What's it Like to see like a Bat?
I n 1974, philosopher Thomas Nagel posed this question to introduce his infamous essay on the nature of our perceptions. And it's an idea that echoes in a similar way throughout this ongoing study here — part of a manifesto for slower, more playful seeing. The 'sketchbook' of works here were gathered from a path followed daily, thousands of times on foot and bicycle over several years. The hope (or exercise) is to stir a deeper attention to our living environments and the ways that we percieve them. The French might call this strolling mode of observation the acts of Flâneurie, and at the turn of the 20th century it was an important practice for artists and thinkers of all kinds.
Intended as an ongoing sketchbook of observations, these samples that follow explore things as familiar as snowfall, frozen rivers, city infrastructure, or trees captured beneath ice, and waves beating on architectural debris being reclaimed by life around it. The works below are a brief introduction into a more profound way of ‘seeing’ the strange and opposing wonders that shape our living, seeing paths. Each plays with the principles of film, digital, or analogue techniques we use to capture the familiar in unfamiliar ways — or simply, to ‘see’ with an otherworldly eye.
Selections from the Journals
Nagel's question has always been intriguing to me, partly because it challenges the absolute beliefs we have in our fallible perceptions. Many of us believe our perceptions to be the de facto standards of reality. And yet, our eyes can see less than 2% of the 'light' surrounding us. Birds, fish and insects can see more spectrums of light than we can, bats can echolocate, while hidden electromagnetic and microwaves extend the spectrum of unseen 'light' around us even further. What seems even more remarkable are the ways that certain insects like Monarch butterflies — who like many birds — can follow or 'see' the magnetic path of the earth. So with our limited human vision, the rest is left to our imaginations to try and explore. The works here are in part an homage to this type of thinking, but on another level, they are also an homage to the art of image making and capture itself — ideas, processes, and steps we've begun to take for granted. Playing with the philosophy 'of Other', the ‘sketchbook’ here refocuses our perceptions on all that remains unseen in the common pathways we so blindly follow. At its core is a way of seeing that doesn't ask to solve immediate perceptions, but asks us to engage with the unfolding mysteries we so often dismiss and surrendering to the unseen wonders among us.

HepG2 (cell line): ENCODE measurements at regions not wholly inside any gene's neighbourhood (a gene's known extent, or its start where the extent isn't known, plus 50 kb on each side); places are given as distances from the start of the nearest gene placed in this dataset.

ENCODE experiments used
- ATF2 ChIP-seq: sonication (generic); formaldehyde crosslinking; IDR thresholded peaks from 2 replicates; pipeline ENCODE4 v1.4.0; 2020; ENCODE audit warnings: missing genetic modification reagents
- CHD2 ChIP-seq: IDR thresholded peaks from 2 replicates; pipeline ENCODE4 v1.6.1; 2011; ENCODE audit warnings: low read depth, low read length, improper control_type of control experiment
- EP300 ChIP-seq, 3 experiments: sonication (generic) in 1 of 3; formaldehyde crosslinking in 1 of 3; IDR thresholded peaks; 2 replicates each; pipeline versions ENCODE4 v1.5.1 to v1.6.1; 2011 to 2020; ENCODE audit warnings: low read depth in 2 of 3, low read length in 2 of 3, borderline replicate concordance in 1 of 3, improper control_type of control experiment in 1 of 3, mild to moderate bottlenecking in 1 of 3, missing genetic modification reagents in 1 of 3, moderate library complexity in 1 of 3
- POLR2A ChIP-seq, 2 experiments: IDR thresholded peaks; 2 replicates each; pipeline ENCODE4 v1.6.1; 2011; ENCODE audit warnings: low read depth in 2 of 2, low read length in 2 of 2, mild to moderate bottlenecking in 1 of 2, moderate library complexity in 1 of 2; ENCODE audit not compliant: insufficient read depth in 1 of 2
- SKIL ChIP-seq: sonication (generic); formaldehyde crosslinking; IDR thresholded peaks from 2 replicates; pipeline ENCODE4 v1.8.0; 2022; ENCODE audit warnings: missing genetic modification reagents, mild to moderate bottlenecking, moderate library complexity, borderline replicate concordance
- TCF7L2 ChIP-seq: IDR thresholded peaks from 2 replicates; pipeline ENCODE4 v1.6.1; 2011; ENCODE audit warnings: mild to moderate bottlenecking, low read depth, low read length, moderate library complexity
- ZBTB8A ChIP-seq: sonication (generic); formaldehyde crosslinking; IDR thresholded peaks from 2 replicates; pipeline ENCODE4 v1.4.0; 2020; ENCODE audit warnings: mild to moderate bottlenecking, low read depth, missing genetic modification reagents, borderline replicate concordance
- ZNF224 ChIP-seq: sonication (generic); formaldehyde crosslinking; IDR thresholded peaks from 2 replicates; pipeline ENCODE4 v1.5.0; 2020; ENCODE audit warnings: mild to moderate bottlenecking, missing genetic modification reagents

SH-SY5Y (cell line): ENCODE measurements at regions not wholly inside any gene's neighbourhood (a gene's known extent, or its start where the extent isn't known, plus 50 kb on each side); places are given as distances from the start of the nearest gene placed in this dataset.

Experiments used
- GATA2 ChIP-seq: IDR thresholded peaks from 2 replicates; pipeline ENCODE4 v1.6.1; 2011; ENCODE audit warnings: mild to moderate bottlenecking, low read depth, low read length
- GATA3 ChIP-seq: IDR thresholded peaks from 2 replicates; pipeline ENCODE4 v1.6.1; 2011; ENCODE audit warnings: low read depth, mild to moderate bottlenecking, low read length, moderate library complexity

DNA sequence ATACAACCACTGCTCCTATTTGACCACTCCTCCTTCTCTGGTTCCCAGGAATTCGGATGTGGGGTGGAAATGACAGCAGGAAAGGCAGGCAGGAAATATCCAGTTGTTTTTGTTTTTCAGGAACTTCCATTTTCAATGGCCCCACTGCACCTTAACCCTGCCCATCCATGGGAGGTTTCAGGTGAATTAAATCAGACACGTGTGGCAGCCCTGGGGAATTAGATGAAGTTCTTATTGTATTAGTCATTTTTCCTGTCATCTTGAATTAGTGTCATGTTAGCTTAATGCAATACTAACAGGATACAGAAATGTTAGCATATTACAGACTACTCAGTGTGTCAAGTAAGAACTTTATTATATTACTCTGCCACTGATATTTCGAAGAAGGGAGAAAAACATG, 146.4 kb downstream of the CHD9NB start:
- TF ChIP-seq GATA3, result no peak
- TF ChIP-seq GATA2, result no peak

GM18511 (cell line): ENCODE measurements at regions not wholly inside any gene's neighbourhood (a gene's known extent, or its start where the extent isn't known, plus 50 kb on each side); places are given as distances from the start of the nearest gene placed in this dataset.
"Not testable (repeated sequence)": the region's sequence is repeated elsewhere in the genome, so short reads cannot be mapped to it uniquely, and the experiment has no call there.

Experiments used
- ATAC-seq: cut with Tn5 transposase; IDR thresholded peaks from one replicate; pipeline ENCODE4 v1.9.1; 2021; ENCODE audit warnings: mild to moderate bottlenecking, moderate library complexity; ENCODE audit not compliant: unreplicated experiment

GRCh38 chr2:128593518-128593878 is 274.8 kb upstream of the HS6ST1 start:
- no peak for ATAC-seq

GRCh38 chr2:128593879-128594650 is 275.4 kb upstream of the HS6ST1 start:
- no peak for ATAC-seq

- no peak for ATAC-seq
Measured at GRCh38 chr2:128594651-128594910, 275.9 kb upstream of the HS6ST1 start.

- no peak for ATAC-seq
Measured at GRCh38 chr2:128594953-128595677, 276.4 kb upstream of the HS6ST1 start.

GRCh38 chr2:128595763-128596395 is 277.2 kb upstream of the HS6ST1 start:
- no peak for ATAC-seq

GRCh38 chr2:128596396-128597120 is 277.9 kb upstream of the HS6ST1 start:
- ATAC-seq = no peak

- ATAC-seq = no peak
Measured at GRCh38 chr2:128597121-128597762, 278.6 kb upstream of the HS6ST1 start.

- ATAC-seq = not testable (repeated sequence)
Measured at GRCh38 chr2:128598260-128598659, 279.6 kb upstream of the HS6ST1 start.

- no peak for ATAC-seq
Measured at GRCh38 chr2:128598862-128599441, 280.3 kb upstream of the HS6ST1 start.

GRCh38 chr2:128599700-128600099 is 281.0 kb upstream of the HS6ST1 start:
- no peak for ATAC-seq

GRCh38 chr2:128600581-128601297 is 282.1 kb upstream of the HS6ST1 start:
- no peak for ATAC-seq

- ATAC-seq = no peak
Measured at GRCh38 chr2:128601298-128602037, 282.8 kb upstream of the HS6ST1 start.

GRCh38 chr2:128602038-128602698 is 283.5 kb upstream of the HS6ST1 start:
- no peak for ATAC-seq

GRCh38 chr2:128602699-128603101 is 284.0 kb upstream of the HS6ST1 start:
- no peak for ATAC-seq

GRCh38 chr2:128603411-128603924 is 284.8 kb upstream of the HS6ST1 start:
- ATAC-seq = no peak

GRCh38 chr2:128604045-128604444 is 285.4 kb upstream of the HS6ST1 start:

— michael graf